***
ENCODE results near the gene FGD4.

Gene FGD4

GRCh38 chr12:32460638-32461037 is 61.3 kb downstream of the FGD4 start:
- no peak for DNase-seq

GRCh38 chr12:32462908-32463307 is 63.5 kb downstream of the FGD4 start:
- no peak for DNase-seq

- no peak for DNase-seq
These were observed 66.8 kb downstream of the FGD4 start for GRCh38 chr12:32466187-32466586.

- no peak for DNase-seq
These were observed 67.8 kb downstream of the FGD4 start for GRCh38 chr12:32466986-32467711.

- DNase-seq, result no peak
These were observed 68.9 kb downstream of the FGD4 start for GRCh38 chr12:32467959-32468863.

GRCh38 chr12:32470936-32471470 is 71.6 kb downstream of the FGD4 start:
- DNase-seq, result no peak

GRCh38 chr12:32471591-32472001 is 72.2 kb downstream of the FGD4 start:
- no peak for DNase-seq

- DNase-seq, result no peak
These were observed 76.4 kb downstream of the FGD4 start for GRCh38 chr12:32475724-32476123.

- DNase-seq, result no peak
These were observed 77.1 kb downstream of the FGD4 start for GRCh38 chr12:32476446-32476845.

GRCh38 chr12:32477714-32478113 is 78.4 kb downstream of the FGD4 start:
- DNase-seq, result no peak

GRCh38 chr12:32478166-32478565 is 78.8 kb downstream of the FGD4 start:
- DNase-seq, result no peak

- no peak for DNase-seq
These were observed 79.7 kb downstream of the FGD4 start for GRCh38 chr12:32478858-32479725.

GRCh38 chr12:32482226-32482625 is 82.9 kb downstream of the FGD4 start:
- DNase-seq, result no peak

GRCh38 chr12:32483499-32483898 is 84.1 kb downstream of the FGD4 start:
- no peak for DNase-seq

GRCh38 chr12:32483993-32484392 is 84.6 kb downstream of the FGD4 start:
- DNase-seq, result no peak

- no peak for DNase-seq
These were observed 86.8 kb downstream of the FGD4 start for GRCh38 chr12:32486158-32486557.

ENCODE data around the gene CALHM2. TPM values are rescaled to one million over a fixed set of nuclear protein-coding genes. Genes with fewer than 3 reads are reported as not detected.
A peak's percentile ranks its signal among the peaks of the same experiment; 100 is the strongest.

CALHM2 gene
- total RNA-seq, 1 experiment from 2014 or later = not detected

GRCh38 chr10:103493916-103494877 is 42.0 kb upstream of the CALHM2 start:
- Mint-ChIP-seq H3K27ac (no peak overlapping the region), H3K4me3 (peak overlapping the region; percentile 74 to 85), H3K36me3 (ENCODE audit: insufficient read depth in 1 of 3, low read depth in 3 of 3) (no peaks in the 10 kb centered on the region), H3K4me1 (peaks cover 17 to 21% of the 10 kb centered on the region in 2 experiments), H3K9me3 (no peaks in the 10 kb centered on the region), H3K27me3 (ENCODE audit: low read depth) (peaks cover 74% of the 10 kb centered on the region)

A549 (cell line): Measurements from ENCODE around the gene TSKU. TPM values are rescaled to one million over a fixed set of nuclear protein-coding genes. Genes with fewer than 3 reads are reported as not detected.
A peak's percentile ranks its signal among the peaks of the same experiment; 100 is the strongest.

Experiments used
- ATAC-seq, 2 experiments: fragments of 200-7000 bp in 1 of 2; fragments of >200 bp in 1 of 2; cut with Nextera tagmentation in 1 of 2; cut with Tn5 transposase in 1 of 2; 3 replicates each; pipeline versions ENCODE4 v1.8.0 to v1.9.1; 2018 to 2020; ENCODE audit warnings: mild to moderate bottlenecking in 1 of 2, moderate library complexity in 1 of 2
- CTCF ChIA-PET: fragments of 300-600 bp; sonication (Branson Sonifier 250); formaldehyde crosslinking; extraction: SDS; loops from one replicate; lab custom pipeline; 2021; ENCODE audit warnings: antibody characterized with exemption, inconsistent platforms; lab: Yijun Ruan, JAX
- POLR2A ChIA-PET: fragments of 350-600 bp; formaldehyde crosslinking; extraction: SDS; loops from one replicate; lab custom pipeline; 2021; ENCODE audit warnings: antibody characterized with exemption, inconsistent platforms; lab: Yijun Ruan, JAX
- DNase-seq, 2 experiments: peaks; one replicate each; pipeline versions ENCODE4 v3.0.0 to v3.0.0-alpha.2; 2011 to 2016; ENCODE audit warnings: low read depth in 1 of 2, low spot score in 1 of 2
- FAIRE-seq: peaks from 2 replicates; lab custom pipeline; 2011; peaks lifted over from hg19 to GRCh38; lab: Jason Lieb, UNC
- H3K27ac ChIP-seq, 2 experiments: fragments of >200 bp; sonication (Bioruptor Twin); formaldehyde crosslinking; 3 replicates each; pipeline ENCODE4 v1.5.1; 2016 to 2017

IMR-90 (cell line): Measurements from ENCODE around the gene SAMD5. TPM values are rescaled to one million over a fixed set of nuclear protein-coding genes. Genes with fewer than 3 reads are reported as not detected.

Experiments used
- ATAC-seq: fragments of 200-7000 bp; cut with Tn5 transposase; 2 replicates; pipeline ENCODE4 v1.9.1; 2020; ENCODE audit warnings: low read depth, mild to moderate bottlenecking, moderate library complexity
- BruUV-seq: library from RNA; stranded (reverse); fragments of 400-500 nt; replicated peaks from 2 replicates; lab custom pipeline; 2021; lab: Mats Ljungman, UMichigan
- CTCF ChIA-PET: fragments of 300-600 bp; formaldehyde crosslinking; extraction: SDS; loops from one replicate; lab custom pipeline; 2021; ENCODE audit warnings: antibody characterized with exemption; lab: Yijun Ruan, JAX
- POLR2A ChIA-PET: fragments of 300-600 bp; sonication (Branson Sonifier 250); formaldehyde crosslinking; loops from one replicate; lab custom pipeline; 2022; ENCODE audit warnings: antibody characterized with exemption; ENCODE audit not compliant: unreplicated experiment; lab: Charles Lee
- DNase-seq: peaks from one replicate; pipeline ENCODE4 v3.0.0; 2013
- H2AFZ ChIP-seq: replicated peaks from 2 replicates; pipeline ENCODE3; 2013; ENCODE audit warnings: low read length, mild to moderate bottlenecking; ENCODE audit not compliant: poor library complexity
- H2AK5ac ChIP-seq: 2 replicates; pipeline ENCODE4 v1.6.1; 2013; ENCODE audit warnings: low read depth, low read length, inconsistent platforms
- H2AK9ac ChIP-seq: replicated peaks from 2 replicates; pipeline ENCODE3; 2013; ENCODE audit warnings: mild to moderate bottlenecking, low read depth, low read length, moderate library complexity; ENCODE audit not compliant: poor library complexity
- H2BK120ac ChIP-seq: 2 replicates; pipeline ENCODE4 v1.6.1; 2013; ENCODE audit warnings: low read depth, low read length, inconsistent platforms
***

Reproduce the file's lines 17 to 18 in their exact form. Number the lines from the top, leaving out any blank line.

- DNase-seq, result no peak
These were observed 76.4 kb downstream of the FGD4 start for GRCh38 chr12:32475724-32476123.